NYU Researchers Discover Defining Factor for Legibility

Character size, measure, typeface … these are all generally accepted as being factors that influence legibility. Yet the study The uncrowded window of object recognition by New York University neuro-scientists Denis G. Pelli & Katharine A. Tillman published in scientific journal Nature Neuroscience advances the thesis that character spacing is the defining factor for legibility. For this at least a “critical distance” must be exceeded, to allow the brain to read the words and text without effort. When reading a book from a longer distance the letters start to amalgamate and blur. Even though this is rarely the case in daily practice, the research confirms that deciphering text becomes harder when the spacing is maladjusted. By the way the gaps between items are also crucial when viewing everyday objects – if objects are far removed their distance to each other also has to be larger.

The abstract reads:

It is now emerging that vision is usually limited by object spacing rather than size. The visual system recognizes an object by detecting and then combining its features. ‘Crowding’ occurs when objects are too close together and features from several objects are combined into a jumbled percept. Here, we review the explosion of studies on crowding – in grating discrimination, letter and face recognition, visual search, selective attention, and reading – and find a universal principle, the Bouma law. The critical spacing required to prevent crowding is equal for all objects, although the effect is weaker between dissimilar objects. Furthermore, critical spacing at the cortex is independent of object position, and critical spacing at the visual field is proportional to object distance from fixation. The region where object spacing exceeds critical spacing is the ‘uncrowded window’. Observers cannot recognize objects outside of this window and its size limits the speed of reading and search.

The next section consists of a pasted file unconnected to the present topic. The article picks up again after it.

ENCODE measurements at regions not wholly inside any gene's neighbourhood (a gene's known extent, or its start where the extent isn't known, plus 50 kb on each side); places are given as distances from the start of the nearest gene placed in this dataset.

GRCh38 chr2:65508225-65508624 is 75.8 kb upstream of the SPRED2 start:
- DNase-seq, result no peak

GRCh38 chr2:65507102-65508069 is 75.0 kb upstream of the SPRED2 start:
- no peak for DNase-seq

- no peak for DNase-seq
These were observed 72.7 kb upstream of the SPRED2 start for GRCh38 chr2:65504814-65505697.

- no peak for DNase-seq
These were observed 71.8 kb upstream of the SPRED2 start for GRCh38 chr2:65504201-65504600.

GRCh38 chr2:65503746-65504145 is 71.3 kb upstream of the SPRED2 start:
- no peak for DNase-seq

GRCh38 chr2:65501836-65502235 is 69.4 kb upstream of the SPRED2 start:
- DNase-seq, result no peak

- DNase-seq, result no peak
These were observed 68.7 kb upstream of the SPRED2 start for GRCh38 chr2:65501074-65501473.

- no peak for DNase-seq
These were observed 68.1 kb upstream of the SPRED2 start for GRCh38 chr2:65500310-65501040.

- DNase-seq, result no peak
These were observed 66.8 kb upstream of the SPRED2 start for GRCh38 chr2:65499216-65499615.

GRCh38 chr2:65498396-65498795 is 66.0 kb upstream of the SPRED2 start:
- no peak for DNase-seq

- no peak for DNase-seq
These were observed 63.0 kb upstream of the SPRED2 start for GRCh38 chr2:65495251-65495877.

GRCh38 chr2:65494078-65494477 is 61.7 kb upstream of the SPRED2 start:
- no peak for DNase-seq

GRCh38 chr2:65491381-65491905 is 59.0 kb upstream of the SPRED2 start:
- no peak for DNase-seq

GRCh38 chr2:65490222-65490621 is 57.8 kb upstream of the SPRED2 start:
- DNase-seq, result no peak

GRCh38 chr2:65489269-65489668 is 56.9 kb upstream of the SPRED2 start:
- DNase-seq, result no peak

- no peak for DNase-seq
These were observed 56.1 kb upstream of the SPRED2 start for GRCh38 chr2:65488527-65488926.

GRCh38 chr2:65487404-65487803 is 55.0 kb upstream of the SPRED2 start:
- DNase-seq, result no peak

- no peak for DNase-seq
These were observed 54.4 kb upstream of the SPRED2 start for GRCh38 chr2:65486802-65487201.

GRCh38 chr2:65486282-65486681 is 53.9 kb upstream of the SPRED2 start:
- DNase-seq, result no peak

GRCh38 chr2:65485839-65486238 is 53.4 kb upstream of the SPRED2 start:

Personally I’m still convinced that legibility depends heavily on a combination of well-known typographic parameters, such as typeface, type size, colour, line length, line spacing, medium and also character spacing. Who needs neuro-scientists when one can rely on Bringhurst?

Header image: Willow Lineup 2 © Lars Sundström